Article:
The focus this year on institutional donors and on Latin America was based on the major area of work and interest on the part of Fundación Lealtad.  Much of the activity within the sector in Spain has been focused on institutional donors, with attention to due diligence in their giving activities and the role of accountability and monitoring of the sector.  But, Fundación Lealtad has also been an active missionary, if I could call it that, for the expansion of the principles of promulgation of standards and independent monitoring through Latin America.  Its website is widely read in Latin America, and it has been active in working with, and training Latin Americans in the work of charity analysis and monitoring.  Indeed, the membership of Mexico's Confio in ICFO is a direct result of the work of Fundación Lealtad and its Executive Director, Patricia de Roda.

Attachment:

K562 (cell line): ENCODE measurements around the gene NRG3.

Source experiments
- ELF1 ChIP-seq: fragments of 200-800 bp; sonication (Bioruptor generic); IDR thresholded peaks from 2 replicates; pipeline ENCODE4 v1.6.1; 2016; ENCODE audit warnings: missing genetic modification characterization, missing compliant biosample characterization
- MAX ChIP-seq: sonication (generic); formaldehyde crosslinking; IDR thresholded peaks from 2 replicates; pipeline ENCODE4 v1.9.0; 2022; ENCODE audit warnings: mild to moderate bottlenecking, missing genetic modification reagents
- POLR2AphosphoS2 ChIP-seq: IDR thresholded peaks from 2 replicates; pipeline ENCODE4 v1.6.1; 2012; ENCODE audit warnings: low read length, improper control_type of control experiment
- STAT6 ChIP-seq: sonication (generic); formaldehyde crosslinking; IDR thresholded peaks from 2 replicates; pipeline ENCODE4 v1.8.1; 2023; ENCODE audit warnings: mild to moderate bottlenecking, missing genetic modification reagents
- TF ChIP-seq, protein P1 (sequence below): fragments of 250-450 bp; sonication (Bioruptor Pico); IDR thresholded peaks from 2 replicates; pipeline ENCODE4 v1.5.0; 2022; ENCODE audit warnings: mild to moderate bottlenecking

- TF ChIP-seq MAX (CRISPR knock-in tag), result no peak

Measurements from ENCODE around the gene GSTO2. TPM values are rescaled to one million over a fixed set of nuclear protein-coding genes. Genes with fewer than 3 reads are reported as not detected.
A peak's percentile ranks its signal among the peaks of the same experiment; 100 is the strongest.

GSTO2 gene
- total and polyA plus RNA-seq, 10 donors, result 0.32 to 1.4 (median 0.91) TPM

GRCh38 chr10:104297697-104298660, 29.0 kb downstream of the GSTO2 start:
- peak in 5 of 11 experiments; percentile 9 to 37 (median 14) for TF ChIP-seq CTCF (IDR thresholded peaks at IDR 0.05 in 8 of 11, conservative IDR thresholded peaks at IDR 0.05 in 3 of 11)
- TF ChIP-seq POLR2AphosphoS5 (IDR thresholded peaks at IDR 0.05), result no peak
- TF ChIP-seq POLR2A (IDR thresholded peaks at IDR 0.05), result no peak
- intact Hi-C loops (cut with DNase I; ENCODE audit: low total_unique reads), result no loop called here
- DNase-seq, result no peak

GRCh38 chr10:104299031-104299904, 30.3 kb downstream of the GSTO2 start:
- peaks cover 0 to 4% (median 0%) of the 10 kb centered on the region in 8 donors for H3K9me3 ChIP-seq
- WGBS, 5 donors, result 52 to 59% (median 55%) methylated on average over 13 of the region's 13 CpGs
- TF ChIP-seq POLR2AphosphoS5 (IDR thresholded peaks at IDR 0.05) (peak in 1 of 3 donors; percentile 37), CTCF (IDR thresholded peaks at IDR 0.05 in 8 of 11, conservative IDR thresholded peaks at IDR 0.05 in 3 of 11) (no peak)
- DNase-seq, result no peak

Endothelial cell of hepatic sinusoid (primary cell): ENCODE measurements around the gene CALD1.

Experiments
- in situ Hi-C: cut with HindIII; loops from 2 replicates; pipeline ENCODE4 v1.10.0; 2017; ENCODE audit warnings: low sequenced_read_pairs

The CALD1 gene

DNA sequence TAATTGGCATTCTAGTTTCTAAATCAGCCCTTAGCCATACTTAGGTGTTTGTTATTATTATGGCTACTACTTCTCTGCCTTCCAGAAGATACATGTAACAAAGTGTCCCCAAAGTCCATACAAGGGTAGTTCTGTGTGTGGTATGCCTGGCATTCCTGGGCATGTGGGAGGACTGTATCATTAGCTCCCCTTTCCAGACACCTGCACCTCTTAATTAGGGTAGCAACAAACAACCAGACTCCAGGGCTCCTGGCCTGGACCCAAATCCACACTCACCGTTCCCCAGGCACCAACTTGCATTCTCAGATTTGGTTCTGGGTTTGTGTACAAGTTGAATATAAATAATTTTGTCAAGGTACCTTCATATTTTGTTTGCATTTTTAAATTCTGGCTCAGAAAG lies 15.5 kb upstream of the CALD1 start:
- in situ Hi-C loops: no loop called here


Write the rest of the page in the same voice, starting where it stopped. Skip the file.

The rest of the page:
But now, the news from Madrid and the AGM there:

The first area of discussion addressed the growing attention on Corporate Social Responsibility (CSR) and its implication to civil society generally, and its investment in public benefit through charitable organizations.  For example, what is needed in this regard are objective measures to measure the level of corporate responsibility and the nature and level of a corporation's relationship with particular NGOs.  From a political standpoint, there was concern expressed that in development cooperation, both politically and corporately, there is a weakness due to the lack of effectiveness monitoring.  The main talking point here was that one cannot expect monitoring on the "fly;" that effective monitoring needs to be a regime.  But, that it can be complicated and expensive.